The case for patina: beyond refinishing and into redemption


Teach us to number our days,
    that we may gain a heart of wisdom. – Psalm 90:12

It’s quiz time. Ready? Okay, here goes:

  • Question: What sounds like a good thing to do when there are only a few days remaining before leaving the country and there are literally scores of deadlines looming and there is hardly time to breathe let alone get ready?
  • Answer (well, according to my wife, Rebekah): “Let’s dismantle, strip, and refinish the antique, huge-normous, dining room table. And all the table extensions.”

Be honest, was that the very first thing that came into your mind? If not then you are probably more like me.

But there is more to this story. Our niece Sarah (rising high school junior) is staying the week and Rebekah thought it would be a fun project to do together; if you like that kind of thing, which Rebekah really does. And Sarah likes doing stuff with her Aunt Rebekah so it’s win-win.

Other than inhaling solvent fumes and warning Rebekah to avoid hurting her back, I’m really not involved at all. But I have been observing and it really is an interesting process.



The stripping – and, yes, we’ve gone through all the “So your preacher aunt is teaching you the ins and outs of stripping” jokes – is an intensive and messy process. And it’s especially gunky when there is more than 100 years of polish, wear, stain, dirt, and poorly applied high-gloss finish to remove.

So, patina. As someone sporting over six decades of day-to-day utilitarian use myself I appreciate the richness and character of applied wear and tear. Our dining room table came to us already sporting a long history, and we have neither the intention nor the ability to remove the deeper scars, the burn marks, the warping or the cracks.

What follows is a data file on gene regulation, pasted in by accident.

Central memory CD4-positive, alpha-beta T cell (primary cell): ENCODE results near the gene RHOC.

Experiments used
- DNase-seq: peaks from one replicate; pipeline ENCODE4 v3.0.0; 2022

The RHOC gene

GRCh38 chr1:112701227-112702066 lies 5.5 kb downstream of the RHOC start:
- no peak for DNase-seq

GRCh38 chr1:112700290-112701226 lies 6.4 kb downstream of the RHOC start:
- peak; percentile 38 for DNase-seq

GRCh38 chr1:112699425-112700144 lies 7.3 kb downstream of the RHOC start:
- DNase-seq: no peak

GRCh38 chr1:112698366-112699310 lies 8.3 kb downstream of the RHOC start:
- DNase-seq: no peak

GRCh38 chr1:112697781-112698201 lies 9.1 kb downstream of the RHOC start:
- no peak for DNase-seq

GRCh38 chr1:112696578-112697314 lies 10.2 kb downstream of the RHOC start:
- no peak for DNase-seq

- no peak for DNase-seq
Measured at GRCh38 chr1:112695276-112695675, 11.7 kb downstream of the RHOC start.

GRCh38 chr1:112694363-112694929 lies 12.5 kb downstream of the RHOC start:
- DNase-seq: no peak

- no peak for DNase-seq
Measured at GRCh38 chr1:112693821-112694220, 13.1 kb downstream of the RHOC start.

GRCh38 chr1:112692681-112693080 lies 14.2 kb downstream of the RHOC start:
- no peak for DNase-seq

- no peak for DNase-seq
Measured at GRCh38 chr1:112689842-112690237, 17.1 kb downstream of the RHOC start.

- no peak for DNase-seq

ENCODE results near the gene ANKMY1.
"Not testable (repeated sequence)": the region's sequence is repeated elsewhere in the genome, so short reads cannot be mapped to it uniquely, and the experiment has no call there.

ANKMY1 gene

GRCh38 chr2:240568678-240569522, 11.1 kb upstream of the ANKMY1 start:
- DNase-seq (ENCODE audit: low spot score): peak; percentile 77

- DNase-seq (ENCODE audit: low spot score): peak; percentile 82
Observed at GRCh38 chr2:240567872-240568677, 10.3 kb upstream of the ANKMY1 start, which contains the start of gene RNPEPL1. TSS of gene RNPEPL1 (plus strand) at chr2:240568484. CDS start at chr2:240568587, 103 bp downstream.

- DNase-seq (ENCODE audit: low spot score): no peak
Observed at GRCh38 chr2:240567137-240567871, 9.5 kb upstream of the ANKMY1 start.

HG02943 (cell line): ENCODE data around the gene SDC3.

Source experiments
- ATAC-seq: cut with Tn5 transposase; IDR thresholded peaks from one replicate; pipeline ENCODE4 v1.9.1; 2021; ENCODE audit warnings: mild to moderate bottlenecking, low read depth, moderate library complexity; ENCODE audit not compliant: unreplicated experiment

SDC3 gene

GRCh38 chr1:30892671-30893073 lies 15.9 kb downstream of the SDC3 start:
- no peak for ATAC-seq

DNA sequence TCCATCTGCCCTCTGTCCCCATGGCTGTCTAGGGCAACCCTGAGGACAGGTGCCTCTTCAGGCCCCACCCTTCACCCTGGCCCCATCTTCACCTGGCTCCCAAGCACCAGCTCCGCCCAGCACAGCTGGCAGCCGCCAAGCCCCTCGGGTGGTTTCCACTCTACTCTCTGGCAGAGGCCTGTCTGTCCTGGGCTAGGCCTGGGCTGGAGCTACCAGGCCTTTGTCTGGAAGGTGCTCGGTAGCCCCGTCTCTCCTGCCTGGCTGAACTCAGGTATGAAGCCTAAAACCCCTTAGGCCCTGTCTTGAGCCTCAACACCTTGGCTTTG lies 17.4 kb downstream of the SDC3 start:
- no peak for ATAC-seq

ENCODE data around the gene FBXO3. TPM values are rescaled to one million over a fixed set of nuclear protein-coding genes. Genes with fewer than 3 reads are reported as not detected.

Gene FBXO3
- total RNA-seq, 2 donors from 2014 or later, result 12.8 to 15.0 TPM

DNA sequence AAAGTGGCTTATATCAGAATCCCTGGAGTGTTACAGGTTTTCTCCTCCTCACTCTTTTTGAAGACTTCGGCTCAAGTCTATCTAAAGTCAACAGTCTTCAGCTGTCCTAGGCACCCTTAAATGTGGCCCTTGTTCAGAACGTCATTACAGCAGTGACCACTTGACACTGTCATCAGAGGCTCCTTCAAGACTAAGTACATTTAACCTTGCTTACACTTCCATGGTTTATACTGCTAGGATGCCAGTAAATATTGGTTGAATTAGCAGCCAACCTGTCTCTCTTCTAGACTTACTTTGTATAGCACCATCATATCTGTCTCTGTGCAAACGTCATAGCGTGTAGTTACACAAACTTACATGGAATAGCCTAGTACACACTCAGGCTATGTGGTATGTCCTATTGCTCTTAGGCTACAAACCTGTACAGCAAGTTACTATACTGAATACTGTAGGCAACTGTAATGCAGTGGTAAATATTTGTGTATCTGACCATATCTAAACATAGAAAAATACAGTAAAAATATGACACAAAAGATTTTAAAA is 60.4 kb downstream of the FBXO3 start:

1-IMG_E5516I have heard it said that “character” is who you are when no-one else is looking; but it is also true that character is what we are left with after the world at large has engaged with us, beaten us up here and there, scarred us, burned us, and generally buffeted us to the point that who we are today is an extended story. It’s a story that speaks to our character and at the same time produces our character.

So I would like to think of this furniture project as more of a redemption, a restoration, a rejuvenation, a reclamation, and a reanimation than simply a refinishing.

No bubble wrap if we intend to really live:

1-IMG_5498In our lives we all have experiences that we didn’t necessarily want at the time, that have marked us, bent and sometimes broken us, taken away the original shiny finish we had when we were younger, sometimes made us question everything. But now they help to define us. So while I welcome the rejuvenation and the reanimation that comes from the Spirit of God I don’t ever want to forget (or stop learning from) what I have experienced. And for goodness sake don’t cover me in plastic or bubble-wrap so I won’t get hurt again.

“And,” I pray to God, “please be with me but don’t insulate me from this world, Lord; instead, equip me to help facilitate its healing.”

There is a sense that, as I ease into this stage of my ever-evolving life, there is a richness here I would not/could not have known absent six decades of wear and tear.

So go easy on the reconstruction and the renovation, you don’t get patina like this overnight, you know!





  1. Derek and Rebekah, that’s a beautiful table, although I am sure you’ve don this before, make sure you attach the leaves together and sand again as the alignment dowels may cause unevenness after there joined. I truly enjoy renovating old furniture, our coffee table (originally a kitchen table until the termites got it)is @130 years old hand built by my great grandfather and re finished by my father @ 40 years ago. Jim Wills

    Liked by 1 person

  2. Love this! It turned out so good! I just started a new blog dedicated to trying out all kinds of new hobbies and documenting the process. My most recent post is about my attempt to give an older dresser some new shine! Check it out!!


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